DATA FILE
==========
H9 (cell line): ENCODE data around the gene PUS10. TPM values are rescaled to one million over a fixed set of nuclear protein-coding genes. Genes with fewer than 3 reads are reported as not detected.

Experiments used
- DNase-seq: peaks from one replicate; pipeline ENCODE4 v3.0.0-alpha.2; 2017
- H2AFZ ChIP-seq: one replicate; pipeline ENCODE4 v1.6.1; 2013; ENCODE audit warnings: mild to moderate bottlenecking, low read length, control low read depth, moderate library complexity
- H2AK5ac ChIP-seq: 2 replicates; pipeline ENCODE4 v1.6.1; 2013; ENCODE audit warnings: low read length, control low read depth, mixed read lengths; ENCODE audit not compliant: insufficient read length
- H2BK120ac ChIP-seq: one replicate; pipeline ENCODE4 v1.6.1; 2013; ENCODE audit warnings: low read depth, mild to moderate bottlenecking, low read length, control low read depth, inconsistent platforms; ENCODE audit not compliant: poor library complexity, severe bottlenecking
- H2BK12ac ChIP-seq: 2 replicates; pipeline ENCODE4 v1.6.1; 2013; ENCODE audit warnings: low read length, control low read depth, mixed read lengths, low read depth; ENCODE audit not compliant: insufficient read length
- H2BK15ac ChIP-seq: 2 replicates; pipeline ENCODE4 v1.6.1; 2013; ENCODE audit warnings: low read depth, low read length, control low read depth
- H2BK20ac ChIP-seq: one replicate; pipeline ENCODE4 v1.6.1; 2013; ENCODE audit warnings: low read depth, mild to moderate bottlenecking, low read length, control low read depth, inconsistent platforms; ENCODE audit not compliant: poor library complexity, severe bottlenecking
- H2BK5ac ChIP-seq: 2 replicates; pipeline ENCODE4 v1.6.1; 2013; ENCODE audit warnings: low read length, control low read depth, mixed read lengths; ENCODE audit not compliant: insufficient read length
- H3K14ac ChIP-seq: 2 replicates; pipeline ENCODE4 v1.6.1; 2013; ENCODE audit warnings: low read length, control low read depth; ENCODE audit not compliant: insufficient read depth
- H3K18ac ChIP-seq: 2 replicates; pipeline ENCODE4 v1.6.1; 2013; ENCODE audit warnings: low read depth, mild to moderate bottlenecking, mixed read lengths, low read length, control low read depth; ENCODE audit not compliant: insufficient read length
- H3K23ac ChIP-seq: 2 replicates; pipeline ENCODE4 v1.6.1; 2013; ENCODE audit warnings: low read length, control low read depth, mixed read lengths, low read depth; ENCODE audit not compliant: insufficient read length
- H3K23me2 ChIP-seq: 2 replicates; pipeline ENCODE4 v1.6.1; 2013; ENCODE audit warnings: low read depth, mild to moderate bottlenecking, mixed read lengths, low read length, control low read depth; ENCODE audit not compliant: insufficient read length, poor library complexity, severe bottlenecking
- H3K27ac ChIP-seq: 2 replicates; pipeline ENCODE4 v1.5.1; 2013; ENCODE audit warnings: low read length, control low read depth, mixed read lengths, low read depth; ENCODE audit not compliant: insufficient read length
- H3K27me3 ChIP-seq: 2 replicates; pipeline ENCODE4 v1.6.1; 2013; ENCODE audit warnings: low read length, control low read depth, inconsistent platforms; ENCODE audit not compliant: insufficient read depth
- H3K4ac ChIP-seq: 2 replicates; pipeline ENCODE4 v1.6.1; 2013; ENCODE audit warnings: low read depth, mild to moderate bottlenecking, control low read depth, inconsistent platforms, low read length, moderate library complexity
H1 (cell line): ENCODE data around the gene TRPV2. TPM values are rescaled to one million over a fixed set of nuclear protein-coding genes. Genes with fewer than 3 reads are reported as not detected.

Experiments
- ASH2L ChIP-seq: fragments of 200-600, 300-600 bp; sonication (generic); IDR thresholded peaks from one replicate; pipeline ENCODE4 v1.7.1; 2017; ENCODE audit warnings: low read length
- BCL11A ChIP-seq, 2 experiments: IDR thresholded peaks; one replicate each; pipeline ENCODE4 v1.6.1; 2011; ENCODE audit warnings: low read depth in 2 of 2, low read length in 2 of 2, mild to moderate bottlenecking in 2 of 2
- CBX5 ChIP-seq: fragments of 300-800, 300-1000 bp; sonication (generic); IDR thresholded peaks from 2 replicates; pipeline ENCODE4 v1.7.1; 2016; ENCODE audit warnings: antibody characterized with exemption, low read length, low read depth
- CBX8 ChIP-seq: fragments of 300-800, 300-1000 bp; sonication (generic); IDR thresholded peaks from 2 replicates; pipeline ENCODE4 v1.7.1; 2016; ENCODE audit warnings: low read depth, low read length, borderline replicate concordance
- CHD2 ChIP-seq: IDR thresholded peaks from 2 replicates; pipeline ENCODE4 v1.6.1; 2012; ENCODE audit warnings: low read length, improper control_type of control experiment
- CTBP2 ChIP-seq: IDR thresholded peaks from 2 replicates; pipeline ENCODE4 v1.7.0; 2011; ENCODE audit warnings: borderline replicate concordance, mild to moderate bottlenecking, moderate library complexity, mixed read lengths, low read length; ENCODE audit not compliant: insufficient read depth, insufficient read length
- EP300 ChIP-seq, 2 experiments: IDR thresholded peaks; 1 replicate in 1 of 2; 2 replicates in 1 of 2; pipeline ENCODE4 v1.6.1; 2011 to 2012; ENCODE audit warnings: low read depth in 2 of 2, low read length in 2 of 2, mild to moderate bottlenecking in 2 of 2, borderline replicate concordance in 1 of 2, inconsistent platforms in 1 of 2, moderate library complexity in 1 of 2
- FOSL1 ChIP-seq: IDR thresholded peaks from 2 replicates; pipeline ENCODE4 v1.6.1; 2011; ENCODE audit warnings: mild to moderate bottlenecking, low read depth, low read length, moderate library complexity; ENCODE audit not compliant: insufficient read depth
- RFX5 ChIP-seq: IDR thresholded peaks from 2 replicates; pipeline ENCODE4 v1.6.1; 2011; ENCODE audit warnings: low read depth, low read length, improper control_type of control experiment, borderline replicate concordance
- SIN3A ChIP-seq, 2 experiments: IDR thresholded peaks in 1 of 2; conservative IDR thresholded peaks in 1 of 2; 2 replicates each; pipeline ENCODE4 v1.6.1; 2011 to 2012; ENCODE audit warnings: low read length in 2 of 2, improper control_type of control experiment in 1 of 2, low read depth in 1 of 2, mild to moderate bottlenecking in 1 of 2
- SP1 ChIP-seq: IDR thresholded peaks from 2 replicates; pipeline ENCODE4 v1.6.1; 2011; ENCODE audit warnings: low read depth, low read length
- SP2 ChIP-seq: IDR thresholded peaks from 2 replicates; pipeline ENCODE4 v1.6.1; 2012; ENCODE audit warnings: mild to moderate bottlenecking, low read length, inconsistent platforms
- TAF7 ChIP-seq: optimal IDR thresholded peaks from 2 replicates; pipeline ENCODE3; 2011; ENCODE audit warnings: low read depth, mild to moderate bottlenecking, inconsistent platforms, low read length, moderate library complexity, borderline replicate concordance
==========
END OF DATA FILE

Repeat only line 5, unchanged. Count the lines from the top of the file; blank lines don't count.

- H2AK5ac ChIP-seq: 2 replicates; pipeline ENCODE4 v1.6.1; 2013; ENCODE audit warnings: low read length, control low read depth, mixed read lengths; ENCODE audit not compliant: insufficient read length